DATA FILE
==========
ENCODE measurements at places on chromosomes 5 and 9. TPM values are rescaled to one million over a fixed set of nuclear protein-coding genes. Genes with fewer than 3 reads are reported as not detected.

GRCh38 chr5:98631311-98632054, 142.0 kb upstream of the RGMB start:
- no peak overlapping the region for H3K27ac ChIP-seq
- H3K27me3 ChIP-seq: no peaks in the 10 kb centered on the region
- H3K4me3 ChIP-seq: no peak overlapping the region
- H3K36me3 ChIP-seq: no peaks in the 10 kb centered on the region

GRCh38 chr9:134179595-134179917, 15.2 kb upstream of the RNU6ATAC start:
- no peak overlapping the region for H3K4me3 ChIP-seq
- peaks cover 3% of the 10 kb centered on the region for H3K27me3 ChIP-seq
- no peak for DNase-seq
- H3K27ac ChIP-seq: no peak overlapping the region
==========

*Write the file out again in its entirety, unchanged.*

ENCODE measurements at places on chromosomes 5 and 9. TPM values are rescaled to one million over a fixed set of nuclear protein-coding genes. Genes with fewer than 3 reads are reported as not detected.

GRCh38 chr5:98631311-98632054, 142.0 kb upstream of the RGMB start:
- no peak overlapping the region for H3K27ac ChIP-seq
- H3K27me3 ChIP-seq: no peaks in the 10 kb centered on the region
- H3K4me3 ChIP-seq: no peak overlapping the region
- H3K36me3 ChIP-seq: no peaks in the 10 kb centered on the region

GRCh38 chr9:134179595-134179917, 15.2 kb upstream of the RNU6ATAC start:
- no peak overlapping the region for H3K4me3 ChIP-seq
- peaks cover 3% of the 10 kb centered on the region for H3K27me3 ChIP-seq
- no peak for DNase-seq
- H3K27ac ChIP-seq: no peak overlapping the region